The role of a company director comes with a number of legal responsibilities, which are set out in the Companies Act 2006 and defined in the company’s articles of association.
Appointed by members (shareholders or guarantors), directors are tasked with managing day-to-day business activities, company finances, and administrative functions on behalf, and for the benefit, of these members.
Whilst the role and responsibilities of company directors are distinct from those of company members, it is commonplace for the same people to be both directors and shareholders. This means that one person can own and manage a company single-handedly, which makes setting up a limited company a popular option for sole traders and self-employed individuals.
General duties of a company director
Under the Companies At 2006 (sections 171-177), a company director has 7 general duties, which are based on certain common law rules and equitable principles. These important statutory duties are:
1. To act within powers
A director must act in accordance with the decision-making powers defined in the company’s articles of association (‘constitution’), which is a governing document that outlines the rules and regulations for running the company.
The powers of a director can vary significantly from business to business, depending on whether the company adopts Model articles of association or altered or bespoke articles.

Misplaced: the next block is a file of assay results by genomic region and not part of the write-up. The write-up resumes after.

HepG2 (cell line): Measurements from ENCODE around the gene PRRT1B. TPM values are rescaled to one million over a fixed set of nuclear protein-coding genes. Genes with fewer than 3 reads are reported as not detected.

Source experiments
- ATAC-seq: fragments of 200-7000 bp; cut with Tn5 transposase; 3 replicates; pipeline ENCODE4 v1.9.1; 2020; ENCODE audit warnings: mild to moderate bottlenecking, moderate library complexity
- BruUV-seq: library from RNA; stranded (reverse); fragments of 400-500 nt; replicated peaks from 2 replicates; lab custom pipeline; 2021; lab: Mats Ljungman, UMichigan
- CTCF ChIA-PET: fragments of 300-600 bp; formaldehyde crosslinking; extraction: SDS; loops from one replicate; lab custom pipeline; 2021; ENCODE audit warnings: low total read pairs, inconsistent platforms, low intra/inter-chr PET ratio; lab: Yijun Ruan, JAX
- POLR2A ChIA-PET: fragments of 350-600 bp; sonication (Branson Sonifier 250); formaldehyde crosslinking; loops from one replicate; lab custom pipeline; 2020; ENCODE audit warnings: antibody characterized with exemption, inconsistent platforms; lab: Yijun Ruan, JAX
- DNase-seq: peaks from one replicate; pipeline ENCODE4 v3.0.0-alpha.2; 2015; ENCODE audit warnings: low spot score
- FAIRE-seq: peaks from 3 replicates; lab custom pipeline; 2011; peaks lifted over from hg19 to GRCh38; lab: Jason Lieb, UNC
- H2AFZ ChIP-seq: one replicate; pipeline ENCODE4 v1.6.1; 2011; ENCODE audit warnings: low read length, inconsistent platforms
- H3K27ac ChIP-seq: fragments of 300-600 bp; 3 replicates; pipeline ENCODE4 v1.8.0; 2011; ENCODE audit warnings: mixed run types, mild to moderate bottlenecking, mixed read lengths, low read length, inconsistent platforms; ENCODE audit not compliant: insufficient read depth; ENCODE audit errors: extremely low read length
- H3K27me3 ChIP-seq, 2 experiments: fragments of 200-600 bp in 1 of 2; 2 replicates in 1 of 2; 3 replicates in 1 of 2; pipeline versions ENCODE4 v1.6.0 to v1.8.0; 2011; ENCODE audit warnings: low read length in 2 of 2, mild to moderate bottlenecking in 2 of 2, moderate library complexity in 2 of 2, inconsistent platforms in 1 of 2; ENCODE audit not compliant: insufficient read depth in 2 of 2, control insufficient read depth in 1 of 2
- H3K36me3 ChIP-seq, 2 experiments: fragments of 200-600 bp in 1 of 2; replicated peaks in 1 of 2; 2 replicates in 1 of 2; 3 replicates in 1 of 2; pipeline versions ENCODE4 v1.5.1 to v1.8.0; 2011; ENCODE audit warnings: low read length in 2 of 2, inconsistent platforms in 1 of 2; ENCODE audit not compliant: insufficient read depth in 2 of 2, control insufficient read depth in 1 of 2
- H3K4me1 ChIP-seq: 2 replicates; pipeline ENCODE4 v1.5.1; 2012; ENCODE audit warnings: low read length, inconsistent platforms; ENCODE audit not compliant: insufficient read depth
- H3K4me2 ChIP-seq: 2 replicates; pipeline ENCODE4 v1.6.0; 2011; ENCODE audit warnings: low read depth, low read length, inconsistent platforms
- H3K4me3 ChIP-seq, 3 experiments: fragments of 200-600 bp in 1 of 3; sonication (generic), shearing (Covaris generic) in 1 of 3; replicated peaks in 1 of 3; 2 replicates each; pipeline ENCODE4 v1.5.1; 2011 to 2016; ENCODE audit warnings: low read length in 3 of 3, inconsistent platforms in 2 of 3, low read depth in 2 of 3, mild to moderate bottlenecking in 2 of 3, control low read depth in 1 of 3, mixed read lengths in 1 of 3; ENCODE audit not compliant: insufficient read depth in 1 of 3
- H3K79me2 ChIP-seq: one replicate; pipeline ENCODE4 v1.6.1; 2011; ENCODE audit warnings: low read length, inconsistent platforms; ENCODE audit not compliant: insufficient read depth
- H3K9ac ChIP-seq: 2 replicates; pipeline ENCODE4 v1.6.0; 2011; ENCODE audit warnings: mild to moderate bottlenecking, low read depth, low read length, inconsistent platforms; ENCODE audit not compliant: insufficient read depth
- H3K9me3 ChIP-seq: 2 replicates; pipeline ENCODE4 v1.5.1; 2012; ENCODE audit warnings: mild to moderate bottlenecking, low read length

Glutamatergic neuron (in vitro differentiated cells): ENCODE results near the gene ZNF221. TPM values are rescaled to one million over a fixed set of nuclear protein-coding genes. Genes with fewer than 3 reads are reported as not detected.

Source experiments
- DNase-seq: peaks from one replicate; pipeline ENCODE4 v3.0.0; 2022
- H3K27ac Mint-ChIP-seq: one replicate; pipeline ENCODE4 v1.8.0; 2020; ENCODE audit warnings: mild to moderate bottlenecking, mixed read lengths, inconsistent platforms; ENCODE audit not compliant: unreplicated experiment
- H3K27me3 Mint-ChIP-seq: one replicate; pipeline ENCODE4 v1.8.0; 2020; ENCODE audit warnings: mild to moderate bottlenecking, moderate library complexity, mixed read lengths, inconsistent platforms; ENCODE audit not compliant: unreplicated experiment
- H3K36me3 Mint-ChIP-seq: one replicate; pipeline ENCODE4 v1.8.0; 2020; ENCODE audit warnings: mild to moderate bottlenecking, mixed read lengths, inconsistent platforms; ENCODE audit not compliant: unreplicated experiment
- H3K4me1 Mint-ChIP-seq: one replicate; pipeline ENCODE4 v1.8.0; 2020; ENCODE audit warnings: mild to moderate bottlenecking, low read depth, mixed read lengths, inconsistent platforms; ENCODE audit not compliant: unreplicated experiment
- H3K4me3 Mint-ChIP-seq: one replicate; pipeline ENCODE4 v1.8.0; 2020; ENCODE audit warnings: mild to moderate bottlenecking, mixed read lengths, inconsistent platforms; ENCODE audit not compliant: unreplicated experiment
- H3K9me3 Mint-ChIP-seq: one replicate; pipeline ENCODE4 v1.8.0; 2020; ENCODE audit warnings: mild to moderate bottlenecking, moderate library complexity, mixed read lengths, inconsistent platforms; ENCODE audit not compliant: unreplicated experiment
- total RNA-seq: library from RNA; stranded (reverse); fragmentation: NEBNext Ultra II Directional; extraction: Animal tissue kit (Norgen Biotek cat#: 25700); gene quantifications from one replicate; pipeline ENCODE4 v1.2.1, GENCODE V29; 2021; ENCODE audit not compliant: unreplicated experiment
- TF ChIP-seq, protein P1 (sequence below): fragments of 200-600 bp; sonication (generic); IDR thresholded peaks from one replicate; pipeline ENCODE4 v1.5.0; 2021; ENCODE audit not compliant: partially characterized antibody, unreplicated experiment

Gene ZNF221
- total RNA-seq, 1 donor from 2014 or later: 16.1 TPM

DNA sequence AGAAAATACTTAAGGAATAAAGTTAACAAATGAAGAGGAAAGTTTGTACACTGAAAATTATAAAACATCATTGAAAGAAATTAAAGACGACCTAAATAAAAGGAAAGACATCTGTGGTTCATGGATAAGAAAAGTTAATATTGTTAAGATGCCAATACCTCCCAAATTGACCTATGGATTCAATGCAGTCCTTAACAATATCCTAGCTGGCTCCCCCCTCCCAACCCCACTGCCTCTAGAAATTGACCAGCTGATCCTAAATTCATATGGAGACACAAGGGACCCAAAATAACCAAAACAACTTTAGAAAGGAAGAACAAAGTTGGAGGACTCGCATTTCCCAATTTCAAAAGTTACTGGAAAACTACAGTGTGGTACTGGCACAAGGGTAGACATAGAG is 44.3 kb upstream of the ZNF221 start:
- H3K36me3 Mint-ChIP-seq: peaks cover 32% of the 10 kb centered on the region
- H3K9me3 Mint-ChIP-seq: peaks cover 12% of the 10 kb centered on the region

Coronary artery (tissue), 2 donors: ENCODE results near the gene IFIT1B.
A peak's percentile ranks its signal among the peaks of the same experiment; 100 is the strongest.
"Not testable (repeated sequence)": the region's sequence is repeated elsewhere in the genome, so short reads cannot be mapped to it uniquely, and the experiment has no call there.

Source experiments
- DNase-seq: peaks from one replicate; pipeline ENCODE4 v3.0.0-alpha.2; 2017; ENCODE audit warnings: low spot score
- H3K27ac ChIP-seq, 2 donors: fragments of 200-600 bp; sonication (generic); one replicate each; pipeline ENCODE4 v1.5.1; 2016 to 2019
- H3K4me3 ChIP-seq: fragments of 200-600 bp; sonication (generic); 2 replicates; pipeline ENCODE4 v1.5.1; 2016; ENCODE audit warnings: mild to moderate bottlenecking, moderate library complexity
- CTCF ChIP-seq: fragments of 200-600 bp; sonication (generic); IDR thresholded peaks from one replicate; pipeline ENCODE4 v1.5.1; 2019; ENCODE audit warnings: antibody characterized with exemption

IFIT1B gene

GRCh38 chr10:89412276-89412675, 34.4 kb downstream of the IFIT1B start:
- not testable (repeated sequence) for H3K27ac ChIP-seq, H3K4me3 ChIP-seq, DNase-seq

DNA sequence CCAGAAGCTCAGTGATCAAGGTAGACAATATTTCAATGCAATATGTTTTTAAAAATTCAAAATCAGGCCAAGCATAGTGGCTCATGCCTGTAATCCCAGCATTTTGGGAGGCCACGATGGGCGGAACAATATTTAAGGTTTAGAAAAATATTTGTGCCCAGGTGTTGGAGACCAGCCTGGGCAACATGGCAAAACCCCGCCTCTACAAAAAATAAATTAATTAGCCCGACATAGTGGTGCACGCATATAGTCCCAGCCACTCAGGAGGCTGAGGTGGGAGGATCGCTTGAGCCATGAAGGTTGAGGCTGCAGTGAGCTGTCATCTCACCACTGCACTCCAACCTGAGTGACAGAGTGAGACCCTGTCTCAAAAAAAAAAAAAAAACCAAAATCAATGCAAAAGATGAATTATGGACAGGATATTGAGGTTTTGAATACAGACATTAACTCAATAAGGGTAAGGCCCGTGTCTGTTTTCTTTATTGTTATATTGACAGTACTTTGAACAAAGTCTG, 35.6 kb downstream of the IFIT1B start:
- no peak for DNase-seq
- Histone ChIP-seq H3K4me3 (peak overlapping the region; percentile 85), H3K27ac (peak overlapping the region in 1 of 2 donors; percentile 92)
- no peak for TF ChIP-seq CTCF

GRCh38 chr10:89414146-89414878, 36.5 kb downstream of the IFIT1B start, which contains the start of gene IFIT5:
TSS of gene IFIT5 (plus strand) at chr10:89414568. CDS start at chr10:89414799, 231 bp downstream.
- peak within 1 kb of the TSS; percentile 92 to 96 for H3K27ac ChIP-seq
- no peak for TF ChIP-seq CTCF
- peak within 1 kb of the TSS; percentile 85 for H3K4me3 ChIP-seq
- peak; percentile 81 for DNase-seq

2. To promote the success of the company
A director must act in good faith and in a manner that he/she considers most likely to promote the company’s success for the benefit of its members as a whole.
In doing so, a director must have regard for the consequences of his/her decisions on other stakeholders, including employees, creditors, suppliers, customers, and communities, as well as considering the impact on the environment, the reputation of the company, and the long-term success of the business.
3. To exercise independent judgment
A company director must exercise independent judgment by developing an informed view on the activities of the business, rather than simply enacting the demands of majority shareholders or other beneficial parties.